Reducing a relay's control voltage on

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A relay is an electrically activated switch commonly used to control a higher auxilary voltage (like AC mains) with a smaller one (DC VCC).

The type I most commonly encounter are the general purpose 12VDC/5A 250VAC DPST found in PC power supplies and home electronics. These typically have control on/off voltages of 9.6VDC and 1.2VDC. However, it is possible to modify these to have a much lower DC on voltage.

This is an unsealed relay from either a 'broken' PSU or an old monitor; I'm not certain which but it doesn't matter. On the left you see the coil. The coil has a yoke wrapped around it. On top of the yoke is an armature that is held in one position by a spring. on the other end of the armature are contacts that form the switches.

When voltage is applied to the coil it forms a magnetic field that travels through the yoke and traps the armature to the coil. When the armature is drawn to the coil the contacts are closed together and a circuit is formed. When voltage is remove from the coil the spring brings the armature back to it's initial position, and the contacts are split open.

The control voltages of a relay can be changed by modifying the forces involved.
  1. {Von,Voff}*Fn/Fo
    Reducing the strength of the spring would reduce the amount of magnetic force required to move the armature.
  2. {Von,Voff}+Un-Uo
    Changing the deflection of the spring would reduce the amount of magnetic force required to move the armature.
  3. {Von,Voff}*originalpermability/newpermability
    Increasing the magnetic permeability of the yoke (mu) would reduce the reluctance of the magnetic circuit increasing the amount of magnetic force focused on the armature.
  4. {Von,Voff}-magnet
    Adding a magnet would preload the armature to connect with the coil.
  5. {Von,Voff}-battery
    Adding a battery in series would offset the voltages required.

The problems with these are:
  • Except for number 3 there is a risk that of going too far and having the arm stick in the closed position.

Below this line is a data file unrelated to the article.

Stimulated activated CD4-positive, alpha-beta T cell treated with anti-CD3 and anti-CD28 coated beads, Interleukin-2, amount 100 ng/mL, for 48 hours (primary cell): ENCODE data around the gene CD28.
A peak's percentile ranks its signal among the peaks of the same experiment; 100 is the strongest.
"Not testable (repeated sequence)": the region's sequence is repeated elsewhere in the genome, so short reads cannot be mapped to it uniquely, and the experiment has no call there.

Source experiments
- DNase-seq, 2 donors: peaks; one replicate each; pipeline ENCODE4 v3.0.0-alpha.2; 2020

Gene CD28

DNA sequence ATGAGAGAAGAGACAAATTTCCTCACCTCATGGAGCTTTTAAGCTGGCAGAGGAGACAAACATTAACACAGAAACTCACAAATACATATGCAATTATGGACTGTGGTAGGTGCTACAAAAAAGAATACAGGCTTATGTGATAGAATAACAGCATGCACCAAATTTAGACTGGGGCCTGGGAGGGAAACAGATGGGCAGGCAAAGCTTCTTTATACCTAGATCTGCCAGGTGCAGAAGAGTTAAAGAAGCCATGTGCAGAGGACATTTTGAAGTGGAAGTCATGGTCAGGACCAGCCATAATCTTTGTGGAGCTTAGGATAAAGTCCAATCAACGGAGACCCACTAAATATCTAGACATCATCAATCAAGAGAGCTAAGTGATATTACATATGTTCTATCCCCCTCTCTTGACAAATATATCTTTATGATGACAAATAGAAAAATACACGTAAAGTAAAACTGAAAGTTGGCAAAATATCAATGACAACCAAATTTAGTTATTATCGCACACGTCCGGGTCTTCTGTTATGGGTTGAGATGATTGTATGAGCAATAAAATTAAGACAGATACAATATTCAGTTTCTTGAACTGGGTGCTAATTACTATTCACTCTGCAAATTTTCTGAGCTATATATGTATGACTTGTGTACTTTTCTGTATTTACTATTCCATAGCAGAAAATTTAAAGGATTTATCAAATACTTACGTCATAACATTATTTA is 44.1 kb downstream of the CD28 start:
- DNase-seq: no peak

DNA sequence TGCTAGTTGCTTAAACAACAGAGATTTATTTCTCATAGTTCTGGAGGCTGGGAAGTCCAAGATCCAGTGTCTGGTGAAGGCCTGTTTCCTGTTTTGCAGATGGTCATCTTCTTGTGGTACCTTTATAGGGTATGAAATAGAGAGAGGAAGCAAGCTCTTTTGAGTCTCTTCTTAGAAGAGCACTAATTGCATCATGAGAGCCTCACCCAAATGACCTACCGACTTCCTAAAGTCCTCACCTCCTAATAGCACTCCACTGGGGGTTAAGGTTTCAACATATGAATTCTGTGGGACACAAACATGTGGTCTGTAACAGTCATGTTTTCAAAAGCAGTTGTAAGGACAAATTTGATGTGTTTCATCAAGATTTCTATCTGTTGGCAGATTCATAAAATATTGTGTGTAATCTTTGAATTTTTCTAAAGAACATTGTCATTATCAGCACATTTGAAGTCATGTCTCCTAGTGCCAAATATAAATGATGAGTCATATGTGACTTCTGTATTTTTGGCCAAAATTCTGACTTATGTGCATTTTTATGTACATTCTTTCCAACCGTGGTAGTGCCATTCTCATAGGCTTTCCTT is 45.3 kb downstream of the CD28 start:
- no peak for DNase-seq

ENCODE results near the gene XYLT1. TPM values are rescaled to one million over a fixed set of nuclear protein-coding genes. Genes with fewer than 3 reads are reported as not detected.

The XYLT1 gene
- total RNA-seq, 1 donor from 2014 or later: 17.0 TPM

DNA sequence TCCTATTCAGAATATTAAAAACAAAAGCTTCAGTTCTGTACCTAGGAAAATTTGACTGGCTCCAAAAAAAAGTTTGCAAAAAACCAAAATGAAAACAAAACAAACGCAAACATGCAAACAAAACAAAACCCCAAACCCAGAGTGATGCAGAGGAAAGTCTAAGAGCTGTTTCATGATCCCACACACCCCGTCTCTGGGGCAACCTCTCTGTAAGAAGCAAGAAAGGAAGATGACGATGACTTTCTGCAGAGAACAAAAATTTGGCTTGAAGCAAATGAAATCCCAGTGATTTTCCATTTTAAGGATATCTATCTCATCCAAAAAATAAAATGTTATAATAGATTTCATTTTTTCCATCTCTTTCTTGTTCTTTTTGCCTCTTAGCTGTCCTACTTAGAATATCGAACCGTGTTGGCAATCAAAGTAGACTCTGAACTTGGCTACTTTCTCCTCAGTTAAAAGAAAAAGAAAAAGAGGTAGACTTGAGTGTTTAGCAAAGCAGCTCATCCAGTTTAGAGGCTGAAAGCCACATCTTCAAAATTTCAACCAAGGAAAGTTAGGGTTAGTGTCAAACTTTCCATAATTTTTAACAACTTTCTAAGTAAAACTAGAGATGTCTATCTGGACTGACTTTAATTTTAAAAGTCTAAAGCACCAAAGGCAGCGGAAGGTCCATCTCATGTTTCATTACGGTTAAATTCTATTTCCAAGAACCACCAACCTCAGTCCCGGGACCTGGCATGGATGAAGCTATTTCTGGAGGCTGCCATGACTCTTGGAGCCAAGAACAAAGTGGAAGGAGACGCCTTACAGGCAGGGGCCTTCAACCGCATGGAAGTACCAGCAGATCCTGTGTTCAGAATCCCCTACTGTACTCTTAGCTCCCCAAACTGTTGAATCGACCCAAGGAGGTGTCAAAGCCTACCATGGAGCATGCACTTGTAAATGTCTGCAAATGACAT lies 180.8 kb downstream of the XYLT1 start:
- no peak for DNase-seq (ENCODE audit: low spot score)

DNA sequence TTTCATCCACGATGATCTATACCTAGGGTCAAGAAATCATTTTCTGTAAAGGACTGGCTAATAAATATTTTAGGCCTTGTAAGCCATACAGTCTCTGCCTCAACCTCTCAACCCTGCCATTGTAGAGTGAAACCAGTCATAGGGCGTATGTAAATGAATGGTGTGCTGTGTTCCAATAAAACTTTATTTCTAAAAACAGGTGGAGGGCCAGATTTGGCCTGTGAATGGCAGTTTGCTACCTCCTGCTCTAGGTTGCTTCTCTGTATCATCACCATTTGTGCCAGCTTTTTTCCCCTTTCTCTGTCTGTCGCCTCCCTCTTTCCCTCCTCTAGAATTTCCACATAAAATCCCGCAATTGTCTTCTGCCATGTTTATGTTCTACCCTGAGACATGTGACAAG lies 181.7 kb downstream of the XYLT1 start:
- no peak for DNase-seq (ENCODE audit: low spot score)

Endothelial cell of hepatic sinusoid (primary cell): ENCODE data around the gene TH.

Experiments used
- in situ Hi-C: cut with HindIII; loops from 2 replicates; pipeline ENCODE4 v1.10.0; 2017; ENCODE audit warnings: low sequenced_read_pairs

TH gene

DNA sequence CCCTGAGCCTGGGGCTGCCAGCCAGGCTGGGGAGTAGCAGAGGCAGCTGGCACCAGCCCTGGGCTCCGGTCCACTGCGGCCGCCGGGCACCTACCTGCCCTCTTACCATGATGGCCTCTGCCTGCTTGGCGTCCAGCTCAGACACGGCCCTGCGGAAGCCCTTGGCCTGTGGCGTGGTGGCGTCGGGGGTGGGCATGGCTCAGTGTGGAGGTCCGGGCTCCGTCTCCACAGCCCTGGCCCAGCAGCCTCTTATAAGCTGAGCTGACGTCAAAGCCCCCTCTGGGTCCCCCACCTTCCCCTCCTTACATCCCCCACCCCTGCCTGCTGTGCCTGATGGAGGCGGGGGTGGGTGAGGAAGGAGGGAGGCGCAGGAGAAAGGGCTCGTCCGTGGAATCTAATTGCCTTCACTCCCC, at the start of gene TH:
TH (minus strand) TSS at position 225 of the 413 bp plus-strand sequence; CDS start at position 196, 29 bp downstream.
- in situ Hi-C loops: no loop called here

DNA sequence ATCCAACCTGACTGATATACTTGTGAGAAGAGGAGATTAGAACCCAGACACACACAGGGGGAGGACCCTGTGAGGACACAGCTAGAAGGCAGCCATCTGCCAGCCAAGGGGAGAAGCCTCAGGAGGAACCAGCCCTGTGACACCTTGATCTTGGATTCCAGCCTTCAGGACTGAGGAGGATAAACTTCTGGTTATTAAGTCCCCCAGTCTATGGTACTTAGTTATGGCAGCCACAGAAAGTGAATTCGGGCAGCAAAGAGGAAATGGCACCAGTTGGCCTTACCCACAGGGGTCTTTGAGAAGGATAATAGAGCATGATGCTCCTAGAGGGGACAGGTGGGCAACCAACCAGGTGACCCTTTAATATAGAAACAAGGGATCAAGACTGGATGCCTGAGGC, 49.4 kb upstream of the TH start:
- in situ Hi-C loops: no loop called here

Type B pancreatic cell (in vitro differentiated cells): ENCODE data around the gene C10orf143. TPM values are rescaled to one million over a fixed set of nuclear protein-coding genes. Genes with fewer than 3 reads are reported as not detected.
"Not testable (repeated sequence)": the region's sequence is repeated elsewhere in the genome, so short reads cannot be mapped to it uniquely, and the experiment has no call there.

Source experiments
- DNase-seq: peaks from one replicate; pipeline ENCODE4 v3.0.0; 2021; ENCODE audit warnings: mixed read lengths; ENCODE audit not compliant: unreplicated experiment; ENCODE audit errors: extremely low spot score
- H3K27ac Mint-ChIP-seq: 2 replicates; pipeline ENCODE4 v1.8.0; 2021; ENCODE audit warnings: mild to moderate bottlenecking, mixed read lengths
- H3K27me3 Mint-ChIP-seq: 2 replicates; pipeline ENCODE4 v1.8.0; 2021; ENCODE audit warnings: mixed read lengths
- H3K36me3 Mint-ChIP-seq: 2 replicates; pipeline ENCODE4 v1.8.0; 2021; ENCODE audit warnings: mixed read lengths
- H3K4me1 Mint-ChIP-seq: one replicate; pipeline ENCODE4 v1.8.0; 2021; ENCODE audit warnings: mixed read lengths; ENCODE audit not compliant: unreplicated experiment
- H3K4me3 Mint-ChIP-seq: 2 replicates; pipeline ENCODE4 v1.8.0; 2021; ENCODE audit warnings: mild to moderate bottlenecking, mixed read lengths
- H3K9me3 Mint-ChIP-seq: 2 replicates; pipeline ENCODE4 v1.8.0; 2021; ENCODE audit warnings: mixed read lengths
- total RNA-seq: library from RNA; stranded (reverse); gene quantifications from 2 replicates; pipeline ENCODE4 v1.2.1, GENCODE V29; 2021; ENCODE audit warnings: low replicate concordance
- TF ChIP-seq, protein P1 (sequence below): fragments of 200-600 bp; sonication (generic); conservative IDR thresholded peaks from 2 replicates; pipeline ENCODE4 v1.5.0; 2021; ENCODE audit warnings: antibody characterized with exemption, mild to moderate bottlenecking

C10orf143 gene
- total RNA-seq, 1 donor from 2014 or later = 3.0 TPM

• Numbers 4 and 5 has introduce a polarity sensitivity and complicates the circuitry required to compensate, and could lead to a latched mode of operation where a VCD less than 0V is required to switch off. Though this could have some applications...
  • Numbers 4 and 5 also introduce an element that will degrade over time and are not compatible with AC.
  • All of these risk reducing the control off voltage too far to be practical (ie: cope with a 'low' of 1VDC).

To only reduce the control on voltage a more thorough look at how the relay operates is needed.

{video: DMM 0,2,6,10(on),12,10,6,1(off)...}
The relay will remain 'off' until it has sufficient voltage to 'click' on (9VDC) and will remain on until it has insufficient voltage to stay on (1.2VDC).

This indicates that from the initial open condition anything less than 9VDC is insuficient to 'turn on', but once it has closed anything more than 1.2VDC is enough to stay on. It can then be inferred that at some point after initial condition a voltage less than 9VDC is sufficient to hold on.

This stick is a precision instrument. Thanks Dustin.
This can be demonstrated by applying 2VDC and poking the armature with a stick. Repeated pokings will reveal that at a particular point of travel the arm will be caught by the coil and close the contacts. this is because as the arm travels the reluctance of the magnetic circuit is reduced as more lines of magnetic force are being caught by the armature and directed into the yoke.